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Your Comments (9)

Brian & Kathy, I read your story of T's injury and death with much sadness and tear's in my eyes. My husband and I lost our son Scott, to cancer at the age of 13. My husband coached in high school's throughout Nebraska and Scott was going to be our Nebraska Husker. He was a kind boy with a constant smile on his face. He was diagnosed in May of 1974 and died in October of '74. During that time we had a chance to watch him enjoy his summer with his dad fishing, catching bull frogs and playing tennis. We took him to the University Nebraska Medical Center every 2 weeks where he went through chemotherapy. He struggled after each session with nausea for a couple of days and then back to back to UNMC. We prayed constantly that God would spare his life, we couldn't imagine living without him. We soon realized that he was not going to win this battle. It was a long time before my husband would look at his picture or talk about him and remember the fun and funny times with him. Dan is now healed and is not angry at God any longer and his pictures are adorning our walls. I have always wondered if it would have been easier if he had been killed in an accident and we would not have had to watch him getting weaker and weaker. Now I know that we had time to talk to him about God and heaven and tell him how much we loved him. You and Kathy did not have that chance and it must have been so hard. Maybe the two boys will meet in heaven and tell each other their stories. God Bless you as you help other athletes by promoting the shirt that protects athletes from injury. Scott asked me if I thought getting hit hard in a Jr. High FB game caused his cancer. We talked about that occasionally and in my mind it probably did. No one will ever know the pain we suffer when we lose a child, children are supposed to outlive us! Thank God we have two beautiful daughters that have given us 7 grandchildren and 2 great grandchildren. Your story has really touched me and I wish you God's peace. Ruth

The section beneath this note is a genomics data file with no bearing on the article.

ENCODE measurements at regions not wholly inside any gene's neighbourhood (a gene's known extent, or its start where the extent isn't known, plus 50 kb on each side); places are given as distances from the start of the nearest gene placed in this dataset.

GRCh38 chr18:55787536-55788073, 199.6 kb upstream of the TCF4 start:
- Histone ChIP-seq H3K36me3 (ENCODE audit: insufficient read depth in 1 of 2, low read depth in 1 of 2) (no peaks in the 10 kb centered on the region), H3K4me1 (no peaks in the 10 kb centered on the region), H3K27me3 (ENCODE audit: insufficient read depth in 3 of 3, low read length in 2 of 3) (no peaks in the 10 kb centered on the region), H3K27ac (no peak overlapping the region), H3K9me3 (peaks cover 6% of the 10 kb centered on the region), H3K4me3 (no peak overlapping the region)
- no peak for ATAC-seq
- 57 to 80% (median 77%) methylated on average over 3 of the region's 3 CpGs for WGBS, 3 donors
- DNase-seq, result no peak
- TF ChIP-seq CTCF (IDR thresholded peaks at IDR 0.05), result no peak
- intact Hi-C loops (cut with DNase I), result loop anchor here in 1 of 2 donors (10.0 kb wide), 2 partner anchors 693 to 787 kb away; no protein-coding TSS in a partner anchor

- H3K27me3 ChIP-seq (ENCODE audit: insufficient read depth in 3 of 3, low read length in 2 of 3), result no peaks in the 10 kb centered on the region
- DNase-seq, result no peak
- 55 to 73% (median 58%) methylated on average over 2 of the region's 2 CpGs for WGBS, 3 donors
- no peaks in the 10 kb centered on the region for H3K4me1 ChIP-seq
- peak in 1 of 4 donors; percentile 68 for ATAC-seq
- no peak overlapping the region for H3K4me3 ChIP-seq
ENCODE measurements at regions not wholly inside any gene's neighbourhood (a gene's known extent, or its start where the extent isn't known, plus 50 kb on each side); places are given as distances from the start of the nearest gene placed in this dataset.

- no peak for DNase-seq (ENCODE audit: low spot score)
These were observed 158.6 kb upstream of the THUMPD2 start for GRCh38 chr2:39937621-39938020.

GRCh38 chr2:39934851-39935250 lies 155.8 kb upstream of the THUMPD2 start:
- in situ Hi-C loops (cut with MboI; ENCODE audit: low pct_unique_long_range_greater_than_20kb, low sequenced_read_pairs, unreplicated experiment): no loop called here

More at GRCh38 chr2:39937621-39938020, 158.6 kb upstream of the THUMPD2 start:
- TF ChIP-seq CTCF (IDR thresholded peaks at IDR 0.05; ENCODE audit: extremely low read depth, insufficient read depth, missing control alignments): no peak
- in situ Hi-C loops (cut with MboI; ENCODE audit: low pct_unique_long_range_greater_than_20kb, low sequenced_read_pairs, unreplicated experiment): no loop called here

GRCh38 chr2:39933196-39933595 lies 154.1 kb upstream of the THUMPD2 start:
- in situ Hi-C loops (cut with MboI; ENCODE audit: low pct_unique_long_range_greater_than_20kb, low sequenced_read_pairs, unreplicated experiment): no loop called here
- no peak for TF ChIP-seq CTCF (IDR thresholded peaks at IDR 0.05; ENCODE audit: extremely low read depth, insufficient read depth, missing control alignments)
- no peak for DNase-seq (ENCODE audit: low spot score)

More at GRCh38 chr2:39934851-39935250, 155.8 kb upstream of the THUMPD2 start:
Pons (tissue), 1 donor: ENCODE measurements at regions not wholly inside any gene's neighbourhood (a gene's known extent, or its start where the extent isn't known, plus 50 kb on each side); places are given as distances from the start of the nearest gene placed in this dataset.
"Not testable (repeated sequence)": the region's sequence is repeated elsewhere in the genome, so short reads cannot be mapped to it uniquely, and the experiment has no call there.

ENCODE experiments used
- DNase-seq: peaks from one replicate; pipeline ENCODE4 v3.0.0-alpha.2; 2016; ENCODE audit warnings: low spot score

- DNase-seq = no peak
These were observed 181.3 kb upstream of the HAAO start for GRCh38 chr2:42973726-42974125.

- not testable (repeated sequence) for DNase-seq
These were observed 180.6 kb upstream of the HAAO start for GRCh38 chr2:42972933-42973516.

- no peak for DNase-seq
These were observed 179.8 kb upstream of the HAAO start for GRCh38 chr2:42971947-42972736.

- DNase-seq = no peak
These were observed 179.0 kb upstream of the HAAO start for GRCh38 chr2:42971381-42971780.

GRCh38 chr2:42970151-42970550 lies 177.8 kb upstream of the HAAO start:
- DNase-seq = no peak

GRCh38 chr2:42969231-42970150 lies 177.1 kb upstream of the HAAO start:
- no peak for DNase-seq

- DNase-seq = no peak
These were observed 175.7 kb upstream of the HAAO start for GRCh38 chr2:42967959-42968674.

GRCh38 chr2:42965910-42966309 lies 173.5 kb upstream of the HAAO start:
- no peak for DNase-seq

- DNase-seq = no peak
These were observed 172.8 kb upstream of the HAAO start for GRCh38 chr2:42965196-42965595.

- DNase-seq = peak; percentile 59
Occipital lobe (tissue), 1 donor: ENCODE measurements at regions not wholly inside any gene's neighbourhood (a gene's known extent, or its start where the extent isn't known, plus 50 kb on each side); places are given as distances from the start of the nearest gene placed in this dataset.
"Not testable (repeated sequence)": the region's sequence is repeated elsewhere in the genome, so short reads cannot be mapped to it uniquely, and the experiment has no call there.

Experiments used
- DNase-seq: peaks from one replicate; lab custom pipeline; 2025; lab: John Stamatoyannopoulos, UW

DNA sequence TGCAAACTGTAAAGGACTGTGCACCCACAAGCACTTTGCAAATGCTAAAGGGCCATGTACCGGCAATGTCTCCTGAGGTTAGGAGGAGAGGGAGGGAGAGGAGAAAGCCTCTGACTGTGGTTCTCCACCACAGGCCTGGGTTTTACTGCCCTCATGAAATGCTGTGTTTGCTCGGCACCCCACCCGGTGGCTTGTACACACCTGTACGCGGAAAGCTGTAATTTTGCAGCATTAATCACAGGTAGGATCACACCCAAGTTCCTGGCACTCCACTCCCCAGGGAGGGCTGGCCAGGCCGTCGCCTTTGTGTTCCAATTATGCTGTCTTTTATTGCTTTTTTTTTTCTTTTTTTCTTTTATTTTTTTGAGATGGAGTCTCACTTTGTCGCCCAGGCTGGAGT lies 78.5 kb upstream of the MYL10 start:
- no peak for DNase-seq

Thank you for sharing your story about such a great loss which you turned into a way to help others.

These stories give you hope and encouragement. They make my day a little better by reading them. Keep up the good work Guideposts, we need this stories.

Thank you for Guideposts. It is how I start each day. The stories are wonderful and inspirational and give a clear message of Gods unfailing loved.

Thank you so very much for this article. I have a grandson that has just started playing football in Middle School in Anderson, S. Carolina.. I do hope they have these shirts.
Your article touched me so. I lost a child. A girl Near birth. A loss of a child is a terrible thing to go through.
What you've done to help other young athletes is a wonderful tribute to T.
God Bless you richly!

Your strength and ability to turn what was the biggest negative in your lives into an overwhelming positive is testament to both your characters. God bless.

Kathy & Brian, Thanks for sharing your story. We all deal with grief in different ways & am hoping this tribute to Taylor is helping you through. Being a parent of loss of children I know that sharing them with others is a great way to help in healing. We were blessed to have the gifts of our children if even for a short time. Love to you, (Mom's) Cousin Nancy

Phi Alpha, Bro. I sit here, tears in my eyes, doubting that I could be as strong as both of you if anything so tragic happened to our grandsons.

My son also ruptured his spleen, but playing college baseball! He was very lucky not only to survive but fully recover. Our God is an awesome God. I hope schools everywhere take note of this shirt! Bless you in your endeavor.